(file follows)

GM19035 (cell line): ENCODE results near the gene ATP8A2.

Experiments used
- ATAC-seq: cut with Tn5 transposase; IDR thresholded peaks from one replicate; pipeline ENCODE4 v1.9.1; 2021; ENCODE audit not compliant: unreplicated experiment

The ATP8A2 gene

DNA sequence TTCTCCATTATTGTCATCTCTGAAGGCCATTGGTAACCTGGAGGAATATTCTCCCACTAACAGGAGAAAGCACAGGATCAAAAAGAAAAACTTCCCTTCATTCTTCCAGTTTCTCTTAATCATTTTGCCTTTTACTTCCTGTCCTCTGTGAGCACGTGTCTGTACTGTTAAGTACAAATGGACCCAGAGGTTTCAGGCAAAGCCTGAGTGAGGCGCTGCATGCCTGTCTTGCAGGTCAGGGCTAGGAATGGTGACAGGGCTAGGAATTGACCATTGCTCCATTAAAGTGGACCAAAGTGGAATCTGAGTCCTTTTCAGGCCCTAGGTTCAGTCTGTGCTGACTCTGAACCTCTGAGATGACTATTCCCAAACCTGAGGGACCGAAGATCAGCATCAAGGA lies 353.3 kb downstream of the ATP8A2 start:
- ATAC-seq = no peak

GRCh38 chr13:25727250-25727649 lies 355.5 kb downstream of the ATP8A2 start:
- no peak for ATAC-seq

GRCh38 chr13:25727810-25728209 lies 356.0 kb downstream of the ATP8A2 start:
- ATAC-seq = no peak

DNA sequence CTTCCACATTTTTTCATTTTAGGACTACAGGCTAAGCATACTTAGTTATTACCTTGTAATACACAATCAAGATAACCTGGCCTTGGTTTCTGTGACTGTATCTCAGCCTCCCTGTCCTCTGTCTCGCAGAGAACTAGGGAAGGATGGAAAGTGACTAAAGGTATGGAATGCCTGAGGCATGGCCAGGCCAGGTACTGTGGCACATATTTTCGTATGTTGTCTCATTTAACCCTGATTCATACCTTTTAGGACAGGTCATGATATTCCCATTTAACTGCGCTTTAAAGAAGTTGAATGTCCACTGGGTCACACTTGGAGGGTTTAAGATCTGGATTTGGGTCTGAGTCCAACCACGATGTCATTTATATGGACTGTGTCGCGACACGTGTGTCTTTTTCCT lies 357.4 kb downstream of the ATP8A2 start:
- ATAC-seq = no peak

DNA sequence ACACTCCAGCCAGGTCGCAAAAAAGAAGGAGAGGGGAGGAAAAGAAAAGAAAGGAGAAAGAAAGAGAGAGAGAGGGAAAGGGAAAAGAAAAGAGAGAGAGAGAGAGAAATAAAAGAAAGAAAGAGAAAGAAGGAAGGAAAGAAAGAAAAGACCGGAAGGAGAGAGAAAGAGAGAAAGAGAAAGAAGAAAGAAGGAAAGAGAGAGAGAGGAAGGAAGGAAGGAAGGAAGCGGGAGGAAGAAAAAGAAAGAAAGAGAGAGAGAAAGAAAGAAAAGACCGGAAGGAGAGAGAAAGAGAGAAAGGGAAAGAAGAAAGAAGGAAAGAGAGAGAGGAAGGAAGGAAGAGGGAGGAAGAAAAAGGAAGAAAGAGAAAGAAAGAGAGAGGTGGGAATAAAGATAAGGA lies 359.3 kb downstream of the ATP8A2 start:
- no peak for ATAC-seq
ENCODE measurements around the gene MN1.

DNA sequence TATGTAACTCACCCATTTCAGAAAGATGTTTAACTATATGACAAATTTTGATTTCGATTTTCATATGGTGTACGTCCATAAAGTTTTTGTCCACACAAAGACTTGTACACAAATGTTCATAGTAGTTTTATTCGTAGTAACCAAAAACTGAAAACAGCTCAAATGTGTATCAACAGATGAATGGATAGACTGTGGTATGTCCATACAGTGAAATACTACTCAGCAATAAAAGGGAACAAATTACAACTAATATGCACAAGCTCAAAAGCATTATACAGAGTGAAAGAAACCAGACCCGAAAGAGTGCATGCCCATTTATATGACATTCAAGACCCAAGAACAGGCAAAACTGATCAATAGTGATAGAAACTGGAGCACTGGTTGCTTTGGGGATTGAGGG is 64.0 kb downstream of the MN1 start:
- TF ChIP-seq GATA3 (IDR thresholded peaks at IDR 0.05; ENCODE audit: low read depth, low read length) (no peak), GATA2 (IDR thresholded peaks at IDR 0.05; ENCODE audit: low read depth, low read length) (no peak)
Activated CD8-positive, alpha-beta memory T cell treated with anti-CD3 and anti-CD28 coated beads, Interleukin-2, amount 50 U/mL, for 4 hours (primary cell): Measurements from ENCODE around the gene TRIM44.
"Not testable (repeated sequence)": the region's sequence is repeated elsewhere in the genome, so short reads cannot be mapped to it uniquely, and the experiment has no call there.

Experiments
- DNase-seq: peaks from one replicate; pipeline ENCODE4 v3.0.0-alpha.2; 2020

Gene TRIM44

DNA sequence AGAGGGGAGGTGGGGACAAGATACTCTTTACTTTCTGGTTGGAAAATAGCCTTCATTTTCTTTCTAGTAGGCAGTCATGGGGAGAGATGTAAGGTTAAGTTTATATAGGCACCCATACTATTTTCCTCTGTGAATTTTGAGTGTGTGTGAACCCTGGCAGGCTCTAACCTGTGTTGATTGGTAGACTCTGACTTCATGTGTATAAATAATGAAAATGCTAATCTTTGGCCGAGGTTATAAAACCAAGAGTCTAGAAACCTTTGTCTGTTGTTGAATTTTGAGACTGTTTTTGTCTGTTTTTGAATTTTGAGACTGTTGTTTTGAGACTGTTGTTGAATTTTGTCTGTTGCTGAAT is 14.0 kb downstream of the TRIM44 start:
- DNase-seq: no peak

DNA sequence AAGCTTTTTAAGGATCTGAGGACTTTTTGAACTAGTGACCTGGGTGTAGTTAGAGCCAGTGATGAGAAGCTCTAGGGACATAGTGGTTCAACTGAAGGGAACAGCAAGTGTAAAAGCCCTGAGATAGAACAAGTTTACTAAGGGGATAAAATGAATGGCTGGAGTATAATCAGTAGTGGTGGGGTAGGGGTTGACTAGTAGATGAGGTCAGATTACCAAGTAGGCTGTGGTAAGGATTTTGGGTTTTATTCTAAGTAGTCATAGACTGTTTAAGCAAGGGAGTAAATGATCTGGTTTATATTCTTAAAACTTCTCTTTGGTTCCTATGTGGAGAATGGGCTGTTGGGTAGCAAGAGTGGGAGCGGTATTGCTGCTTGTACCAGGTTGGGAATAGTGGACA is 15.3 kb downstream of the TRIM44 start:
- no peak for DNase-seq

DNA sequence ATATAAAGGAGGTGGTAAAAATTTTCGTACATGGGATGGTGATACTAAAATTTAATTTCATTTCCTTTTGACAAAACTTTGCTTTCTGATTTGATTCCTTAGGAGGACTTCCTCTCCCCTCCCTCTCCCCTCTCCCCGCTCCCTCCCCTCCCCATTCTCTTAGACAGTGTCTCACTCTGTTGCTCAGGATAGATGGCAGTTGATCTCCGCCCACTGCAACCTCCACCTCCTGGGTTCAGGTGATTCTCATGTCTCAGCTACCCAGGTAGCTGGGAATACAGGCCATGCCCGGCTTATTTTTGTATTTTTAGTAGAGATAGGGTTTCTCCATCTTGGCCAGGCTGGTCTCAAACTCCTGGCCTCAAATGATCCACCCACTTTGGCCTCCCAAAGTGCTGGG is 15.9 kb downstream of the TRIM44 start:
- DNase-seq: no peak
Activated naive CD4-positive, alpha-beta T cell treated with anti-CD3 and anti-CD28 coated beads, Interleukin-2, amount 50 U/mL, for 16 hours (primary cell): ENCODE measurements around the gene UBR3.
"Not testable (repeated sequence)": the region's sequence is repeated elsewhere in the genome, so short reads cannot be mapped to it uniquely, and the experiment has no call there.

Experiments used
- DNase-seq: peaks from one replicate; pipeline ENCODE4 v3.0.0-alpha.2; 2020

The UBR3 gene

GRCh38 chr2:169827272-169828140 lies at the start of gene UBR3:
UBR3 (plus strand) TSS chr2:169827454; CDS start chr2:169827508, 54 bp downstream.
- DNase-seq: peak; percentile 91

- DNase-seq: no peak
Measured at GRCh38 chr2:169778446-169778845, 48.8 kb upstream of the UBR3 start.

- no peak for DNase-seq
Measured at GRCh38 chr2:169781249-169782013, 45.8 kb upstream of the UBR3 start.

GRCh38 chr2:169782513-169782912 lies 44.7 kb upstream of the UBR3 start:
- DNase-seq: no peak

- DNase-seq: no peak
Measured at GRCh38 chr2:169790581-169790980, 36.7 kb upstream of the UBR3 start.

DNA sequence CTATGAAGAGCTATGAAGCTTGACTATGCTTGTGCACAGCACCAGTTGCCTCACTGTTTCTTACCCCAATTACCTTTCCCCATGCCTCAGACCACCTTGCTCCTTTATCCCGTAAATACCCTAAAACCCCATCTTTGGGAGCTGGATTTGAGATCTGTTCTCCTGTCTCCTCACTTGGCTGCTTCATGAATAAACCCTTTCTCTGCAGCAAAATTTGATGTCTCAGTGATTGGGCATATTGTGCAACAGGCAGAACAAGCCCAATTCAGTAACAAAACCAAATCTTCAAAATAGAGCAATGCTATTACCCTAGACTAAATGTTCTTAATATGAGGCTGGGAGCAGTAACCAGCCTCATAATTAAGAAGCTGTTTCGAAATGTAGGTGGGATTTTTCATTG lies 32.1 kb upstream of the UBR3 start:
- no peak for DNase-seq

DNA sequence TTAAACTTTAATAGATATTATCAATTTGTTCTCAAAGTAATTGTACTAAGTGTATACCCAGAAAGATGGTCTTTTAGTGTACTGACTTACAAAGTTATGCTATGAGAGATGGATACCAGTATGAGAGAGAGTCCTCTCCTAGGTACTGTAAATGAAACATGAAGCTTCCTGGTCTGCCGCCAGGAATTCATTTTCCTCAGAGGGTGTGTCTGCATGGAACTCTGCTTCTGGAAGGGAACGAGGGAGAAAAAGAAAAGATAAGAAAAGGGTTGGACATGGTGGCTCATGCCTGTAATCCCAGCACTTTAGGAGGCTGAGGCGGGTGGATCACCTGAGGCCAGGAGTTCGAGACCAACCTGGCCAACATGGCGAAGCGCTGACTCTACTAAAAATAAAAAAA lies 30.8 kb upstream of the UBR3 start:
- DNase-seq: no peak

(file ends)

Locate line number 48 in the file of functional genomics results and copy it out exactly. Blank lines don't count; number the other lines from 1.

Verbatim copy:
- DNase-seq: no peak